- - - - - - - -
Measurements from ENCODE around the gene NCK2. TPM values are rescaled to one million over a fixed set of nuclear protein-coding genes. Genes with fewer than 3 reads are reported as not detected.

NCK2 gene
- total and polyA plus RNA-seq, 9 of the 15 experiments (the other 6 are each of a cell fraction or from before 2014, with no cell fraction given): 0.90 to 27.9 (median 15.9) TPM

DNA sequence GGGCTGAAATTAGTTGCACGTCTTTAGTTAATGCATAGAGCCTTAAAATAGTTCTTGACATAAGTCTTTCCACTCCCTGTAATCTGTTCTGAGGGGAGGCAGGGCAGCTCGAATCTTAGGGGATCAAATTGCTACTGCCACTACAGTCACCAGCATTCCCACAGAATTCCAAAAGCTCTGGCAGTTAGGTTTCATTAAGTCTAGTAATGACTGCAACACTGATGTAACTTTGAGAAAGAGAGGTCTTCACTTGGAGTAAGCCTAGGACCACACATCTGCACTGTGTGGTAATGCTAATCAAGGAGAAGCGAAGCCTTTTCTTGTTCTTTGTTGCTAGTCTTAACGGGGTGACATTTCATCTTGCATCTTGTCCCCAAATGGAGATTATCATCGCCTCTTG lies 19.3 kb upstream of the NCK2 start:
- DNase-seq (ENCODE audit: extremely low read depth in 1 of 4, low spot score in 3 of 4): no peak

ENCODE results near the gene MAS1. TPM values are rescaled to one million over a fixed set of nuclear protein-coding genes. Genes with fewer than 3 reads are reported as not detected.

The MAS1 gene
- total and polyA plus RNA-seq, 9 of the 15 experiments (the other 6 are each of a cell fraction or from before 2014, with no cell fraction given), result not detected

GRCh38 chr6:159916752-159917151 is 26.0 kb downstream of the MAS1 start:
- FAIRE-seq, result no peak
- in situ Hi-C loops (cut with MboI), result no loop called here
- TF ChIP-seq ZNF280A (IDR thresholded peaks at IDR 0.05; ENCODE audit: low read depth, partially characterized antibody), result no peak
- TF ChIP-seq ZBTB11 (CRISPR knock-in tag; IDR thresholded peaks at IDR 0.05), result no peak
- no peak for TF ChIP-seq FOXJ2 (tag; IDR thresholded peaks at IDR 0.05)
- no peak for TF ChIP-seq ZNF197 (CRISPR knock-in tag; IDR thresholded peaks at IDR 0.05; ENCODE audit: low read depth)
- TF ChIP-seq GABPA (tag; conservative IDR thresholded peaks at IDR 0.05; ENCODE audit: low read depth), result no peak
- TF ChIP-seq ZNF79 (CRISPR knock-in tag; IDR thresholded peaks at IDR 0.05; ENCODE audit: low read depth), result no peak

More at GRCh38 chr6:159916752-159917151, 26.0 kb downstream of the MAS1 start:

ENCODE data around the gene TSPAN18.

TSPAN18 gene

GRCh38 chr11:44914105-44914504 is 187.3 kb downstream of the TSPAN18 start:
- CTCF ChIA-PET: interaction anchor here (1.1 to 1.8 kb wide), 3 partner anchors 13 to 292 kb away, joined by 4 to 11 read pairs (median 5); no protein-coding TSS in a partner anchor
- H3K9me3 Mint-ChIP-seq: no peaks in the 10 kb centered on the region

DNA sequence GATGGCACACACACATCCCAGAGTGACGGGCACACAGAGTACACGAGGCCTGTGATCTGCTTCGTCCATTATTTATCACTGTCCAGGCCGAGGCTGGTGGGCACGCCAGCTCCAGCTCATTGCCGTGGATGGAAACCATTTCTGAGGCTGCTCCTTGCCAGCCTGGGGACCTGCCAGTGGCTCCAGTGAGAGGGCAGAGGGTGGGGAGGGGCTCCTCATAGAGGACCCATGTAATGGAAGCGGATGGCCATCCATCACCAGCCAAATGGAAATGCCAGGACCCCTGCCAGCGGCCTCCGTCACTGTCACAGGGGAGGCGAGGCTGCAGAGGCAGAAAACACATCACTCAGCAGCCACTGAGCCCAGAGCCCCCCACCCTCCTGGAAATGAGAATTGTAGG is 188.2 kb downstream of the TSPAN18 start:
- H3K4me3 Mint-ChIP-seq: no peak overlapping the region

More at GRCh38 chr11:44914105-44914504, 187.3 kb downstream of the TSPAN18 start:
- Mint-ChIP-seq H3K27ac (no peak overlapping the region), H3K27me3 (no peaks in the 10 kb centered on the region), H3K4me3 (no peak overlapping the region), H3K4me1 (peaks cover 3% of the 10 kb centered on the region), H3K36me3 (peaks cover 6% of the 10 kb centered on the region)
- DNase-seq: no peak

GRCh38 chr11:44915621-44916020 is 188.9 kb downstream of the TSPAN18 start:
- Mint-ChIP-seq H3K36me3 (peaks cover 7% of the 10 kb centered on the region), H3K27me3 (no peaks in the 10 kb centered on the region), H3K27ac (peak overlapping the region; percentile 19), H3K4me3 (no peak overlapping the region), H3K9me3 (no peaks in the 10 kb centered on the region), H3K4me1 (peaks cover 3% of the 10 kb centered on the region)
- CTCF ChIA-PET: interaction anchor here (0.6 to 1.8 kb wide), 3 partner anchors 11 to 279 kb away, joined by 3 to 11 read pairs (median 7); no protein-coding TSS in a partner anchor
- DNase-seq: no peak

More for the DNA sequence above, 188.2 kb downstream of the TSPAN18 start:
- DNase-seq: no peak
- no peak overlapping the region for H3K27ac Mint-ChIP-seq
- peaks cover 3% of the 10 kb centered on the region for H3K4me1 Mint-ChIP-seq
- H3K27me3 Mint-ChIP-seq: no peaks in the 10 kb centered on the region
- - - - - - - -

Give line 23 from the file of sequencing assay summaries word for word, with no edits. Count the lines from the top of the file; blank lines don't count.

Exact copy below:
- H3K9me3 Mint-ChIP-seq: no peaks in the 10 kb centered on the region